View Full Version : I got my class, now what?
01-23-2004, 06:22 AM
I was just approved to teach a three credit history elective, "Special topics in history: history and culture of the martial arts", for the college where I teach part-time. The course will run for the first time next fall. I am now collecting resources for the course and designing my readings, etc. I have one or two books in mind as a primary text that I will supplement with reserve readings. I thought I'd put out a general query/request for your sources suggestions, as well.
My syllabus will be available on-line sometime over the summer if anyone wants to take a look at it and comment on it (I'll provide the link then).
I am very excited about this project and I hope that many students will find it useful, too. Thanks in advance for your comments,
01-23-2004, 10:11 AM
Congratulations, sounds shweet!
Are you concentrating on a certain area of the world, a la Asian, or New World, or African martial arts history?
There's lots of good stuff out there, good luck!
01-24-2004, 01:44 PM
A shameless commercial plug --
"Martial Arts in the Modern World," edited by Green and Svinth (Greenwood, 2003). http://ejmas.com/jalt/jaltart_mamw_1203.html
In reserve, I'd suggest keeping at least one copy of "Martial Arts of the World: An Encyclopedia" ed. by Thomas A. Green (ABC-CLIO, 2001). It's an expensive 2-volume set, but it was listed as an Outstanding Reference Source 2002 by RUSA/ALA and Best of Reference 2002 by the New York Public Libraries. The table of contents is listed here: http://www.isbn.nu/toc/1576071502 .
As for what is available at EJMAS, don't forget to take a look through the back issues that don't pop up instantly via Google, and at the Kronos bibliographies and Online Resources.
Finally, if anybody is interested in reading about judo in the Japanese communities of the Pacific Northwest before WWII, I know where they can get a book on the subject. :)
Originally posted by Geoff
I was just approved to teach a three credit history elective, "Special topics in history: history and culture of the martial arts"
Congratulations. That sounds like fun.
I second Joe's recommendation of the encyclopedia, it's the cutting edge, excellent.
As to recommendations, I'd look for anything MA-related by Bodiford, Friday, Hurst, Amdur, Skoss, Goldsbury, Conlan, Bolitho, Pranin, and/or Draeger (a little dated, but he laid the groundwork for that very conclusion). There's a lot of pertinent stuff in the Journal of Japanese Studies and the Japanese Journal of Religious Studies. Looking forward to seeing your syllabus. Good luck.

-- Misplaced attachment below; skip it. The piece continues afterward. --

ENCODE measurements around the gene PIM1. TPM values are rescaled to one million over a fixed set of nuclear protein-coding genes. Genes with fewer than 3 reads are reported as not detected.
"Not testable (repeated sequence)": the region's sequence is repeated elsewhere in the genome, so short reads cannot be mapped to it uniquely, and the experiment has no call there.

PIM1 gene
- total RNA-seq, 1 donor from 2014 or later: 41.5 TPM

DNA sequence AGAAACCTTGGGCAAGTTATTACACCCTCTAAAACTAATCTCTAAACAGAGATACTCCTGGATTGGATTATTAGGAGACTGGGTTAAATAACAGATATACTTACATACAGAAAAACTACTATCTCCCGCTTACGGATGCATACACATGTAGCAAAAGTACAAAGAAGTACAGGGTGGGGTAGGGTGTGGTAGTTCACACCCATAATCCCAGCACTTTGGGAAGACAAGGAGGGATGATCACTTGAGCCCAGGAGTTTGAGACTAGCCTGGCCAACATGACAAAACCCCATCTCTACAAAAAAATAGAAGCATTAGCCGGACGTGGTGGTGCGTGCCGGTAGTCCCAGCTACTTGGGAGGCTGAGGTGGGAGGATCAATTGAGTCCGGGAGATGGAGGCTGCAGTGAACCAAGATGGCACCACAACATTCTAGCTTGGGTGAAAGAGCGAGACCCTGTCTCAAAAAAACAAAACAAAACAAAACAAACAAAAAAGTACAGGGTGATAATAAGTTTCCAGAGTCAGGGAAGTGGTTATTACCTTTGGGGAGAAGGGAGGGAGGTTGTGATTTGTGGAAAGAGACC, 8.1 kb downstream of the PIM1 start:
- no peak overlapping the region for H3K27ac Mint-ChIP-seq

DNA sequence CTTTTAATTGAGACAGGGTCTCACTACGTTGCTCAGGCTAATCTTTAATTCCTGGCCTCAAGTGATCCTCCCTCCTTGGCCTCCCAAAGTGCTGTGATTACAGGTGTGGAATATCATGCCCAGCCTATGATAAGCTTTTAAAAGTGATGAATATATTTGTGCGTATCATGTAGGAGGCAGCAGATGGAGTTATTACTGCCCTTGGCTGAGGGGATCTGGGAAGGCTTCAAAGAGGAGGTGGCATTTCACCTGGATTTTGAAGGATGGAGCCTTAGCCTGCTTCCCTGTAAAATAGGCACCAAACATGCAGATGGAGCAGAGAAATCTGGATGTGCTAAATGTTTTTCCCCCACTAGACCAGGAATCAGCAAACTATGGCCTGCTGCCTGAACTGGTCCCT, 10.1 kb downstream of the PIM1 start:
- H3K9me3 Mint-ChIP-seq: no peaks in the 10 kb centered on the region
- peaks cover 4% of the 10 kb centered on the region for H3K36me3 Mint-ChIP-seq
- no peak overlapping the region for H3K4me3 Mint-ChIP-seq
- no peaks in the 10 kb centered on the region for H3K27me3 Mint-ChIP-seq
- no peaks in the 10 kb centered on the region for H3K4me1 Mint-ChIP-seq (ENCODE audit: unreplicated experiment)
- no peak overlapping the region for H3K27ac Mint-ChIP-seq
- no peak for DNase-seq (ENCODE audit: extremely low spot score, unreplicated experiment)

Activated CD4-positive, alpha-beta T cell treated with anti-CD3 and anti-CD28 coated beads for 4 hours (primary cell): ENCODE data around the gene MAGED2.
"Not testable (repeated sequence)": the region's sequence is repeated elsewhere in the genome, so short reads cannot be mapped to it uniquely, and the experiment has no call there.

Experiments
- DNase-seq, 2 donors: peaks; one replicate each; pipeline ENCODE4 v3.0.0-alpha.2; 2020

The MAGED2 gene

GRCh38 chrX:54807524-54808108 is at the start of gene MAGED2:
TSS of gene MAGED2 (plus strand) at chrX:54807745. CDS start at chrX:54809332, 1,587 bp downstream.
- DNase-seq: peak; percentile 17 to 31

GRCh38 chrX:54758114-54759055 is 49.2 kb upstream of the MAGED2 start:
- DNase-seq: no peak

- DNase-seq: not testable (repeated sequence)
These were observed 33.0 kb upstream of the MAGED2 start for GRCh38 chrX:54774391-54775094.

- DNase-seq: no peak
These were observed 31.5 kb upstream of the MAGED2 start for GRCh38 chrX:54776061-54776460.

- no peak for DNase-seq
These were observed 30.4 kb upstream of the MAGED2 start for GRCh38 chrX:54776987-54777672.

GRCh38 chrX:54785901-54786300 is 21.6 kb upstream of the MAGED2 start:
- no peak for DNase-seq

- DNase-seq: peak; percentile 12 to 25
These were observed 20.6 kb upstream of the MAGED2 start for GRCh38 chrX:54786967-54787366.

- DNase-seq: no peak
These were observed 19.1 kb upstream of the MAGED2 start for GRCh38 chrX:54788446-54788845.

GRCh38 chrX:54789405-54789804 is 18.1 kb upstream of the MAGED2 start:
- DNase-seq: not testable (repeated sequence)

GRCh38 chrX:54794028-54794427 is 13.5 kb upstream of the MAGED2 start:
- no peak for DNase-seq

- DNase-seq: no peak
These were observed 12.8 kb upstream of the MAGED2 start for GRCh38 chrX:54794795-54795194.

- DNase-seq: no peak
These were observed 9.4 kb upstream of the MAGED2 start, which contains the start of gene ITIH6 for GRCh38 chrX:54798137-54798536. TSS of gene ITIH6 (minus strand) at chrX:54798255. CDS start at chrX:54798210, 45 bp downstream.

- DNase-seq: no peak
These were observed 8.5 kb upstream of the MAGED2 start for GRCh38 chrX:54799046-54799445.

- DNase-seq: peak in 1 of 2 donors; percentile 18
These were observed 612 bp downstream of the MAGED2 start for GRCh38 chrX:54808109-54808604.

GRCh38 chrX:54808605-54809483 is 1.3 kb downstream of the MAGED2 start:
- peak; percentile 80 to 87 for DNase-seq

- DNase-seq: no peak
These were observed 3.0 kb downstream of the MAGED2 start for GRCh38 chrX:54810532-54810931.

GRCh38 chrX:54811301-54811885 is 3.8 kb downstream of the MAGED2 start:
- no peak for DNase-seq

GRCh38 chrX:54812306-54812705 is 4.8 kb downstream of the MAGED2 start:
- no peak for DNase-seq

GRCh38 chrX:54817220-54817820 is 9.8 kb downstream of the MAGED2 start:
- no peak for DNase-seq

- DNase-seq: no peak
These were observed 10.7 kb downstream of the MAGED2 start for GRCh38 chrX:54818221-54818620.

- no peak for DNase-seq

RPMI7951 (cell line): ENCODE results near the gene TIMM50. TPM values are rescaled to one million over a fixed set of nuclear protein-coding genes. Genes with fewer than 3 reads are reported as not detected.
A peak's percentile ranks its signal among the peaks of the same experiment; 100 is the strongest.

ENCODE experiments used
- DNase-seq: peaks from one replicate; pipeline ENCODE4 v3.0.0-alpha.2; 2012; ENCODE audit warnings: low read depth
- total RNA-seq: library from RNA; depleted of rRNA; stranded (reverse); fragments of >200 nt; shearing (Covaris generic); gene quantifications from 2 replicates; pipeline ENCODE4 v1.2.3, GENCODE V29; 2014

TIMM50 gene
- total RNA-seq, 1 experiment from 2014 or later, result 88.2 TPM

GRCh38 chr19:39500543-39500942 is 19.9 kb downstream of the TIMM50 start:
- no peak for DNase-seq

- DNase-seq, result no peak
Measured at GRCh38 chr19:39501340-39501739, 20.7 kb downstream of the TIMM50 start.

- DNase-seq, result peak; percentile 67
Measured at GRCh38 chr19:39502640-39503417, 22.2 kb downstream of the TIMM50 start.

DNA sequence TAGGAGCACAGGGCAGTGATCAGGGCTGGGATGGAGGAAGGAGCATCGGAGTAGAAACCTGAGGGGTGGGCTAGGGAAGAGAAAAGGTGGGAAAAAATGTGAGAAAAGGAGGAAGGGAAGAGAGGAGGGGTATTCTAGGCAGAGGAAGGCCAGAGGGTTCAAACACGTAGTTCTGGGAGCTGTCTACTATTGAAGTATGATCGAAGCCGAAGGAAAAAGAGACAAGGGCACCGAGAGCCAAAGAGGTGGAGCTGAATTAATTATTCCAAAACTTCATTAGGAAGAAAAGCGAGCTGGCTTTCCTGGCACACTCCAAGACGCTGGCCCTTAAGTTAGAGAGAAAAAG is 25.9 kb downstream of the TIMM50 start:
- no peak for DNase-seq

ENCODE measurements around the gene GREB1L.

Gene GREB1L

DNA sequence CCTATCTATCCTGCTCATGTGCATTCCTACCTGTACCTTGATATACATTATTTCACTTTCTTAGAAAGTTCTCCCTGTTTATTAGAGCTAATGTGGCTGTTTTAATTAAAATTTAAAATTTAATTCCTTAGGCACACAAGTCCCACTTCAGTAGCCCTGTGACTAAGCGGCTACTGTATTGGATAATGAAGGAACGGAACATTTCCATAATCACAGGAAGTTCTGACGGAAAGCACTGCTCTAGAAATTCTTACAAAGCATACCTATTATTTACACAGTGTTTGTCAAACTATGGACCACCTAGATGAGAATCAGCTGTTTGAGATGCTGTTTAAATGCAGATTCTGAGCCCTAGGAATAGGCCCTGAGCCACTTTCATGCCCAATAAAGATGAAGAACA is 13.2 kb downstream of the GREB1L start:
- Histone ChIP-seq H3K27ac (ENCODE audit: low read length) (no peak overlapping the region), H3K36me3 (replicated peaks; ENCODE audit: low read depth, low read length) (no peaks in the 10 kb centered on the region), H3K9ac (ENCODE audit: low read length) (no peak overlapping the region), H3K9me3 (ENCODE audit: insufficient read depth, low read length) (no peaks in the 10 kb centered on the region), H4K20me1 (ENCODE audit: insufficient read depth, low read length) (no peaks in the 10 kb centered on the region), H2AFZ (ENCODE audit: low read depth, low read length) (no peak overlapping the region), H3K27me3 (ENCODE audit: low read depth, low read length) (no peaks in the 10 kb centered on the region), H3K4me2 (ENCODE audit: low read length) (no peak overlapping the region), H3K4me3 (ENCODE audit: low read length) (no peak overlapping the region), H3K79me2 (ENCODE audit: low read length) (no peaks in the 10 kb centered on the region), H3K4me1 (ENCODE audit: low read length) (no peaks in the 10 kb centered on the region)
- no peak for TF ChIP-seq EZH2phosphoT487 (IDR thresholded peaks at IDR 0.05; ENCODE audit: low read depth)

01-24-2004, 03:10 PM
Thanks for the suggestions. Keep them coming. I have had the school library purchase the encyclopedia - definatley a great resource. Joe, I have requested an exam copy of your book from the publisher, I can't wait to get it. I plan on relying heavily on EJMAS resources, particularly for access to primary documents. Don, I will check those journals, too, as I haven't read them regularly.
01-24-2004, 03:50 PM
If you're interested in historiography (e.g., how the knowledge has evolved over time), then consider having the folks compare and contrast the following:
* Harrison's "Fighting Arts of Japan"
* Draeger and Smith's "Comprehensive Asian Fighting Arts"
* Green and Svinth, "Martial Arts in the Modern World"
The titles alone give you an idea of the changing images -- As late as the 1950s, it was still the fighting arts of Japan. By the late 1960s, it had become the Asian fighting arts. Today, it's martial arts of the world.
BTW, the encyclopedia by Corcoran and Farkas is also worth including in Course Reserve. IMO, you can't trust the histories the various contributors provide too far, but that's the point -- comparing and contrasting this material should give the reader/student insight into the folkloric aspects of the martial arts as taught in the USA during the 1970s and 1980s. Also, Corcoran's discussion of martial arts in the movies is still the best available.
Forgot JAMA-Journal of Asian Martial Arts. See their web site for a list of articles. You'll find many of the folk I recommended above there.
01-25-2004, 04:23 PM
Something you need to consider is how you are defining the term, "Martial Art." Is a punch just a punch, and a kick just a kick? If so, then why isn't Parking Lot Ryu included?
Along the way, think about the social uses of the martial arts -- what is it that these authors were trying to accomplish by writing their books or articles, and that the practitioners get out of doing their art.
This was the thinking behind the definitions you see at http://ejmas.com/svinth1.htm , the related essay on why groups use martial arts that appears in Tom Green's encyclopedia, and the glossary of terms that appears at the back of both my judo book and "MA in the Modern World."
I was just approved to teach a three credit history elective, "Special topics in history: history and culture of the martial arts", for the college where I teach part-time. The course will run for the first time next fall. I am now collecting resources for the course and designing my readings, etc. I have one or two books in mind as a primary text that I will supplement with reserve readings.
Are you up for posting your syllabus?
05-06-2006, 06:05 PM
But this sounds like it will be a fun and interesting class.
05-06-2006, 06:41 PM
For online karate research, see Charles Goodin's site, http://museum.hikari.us .
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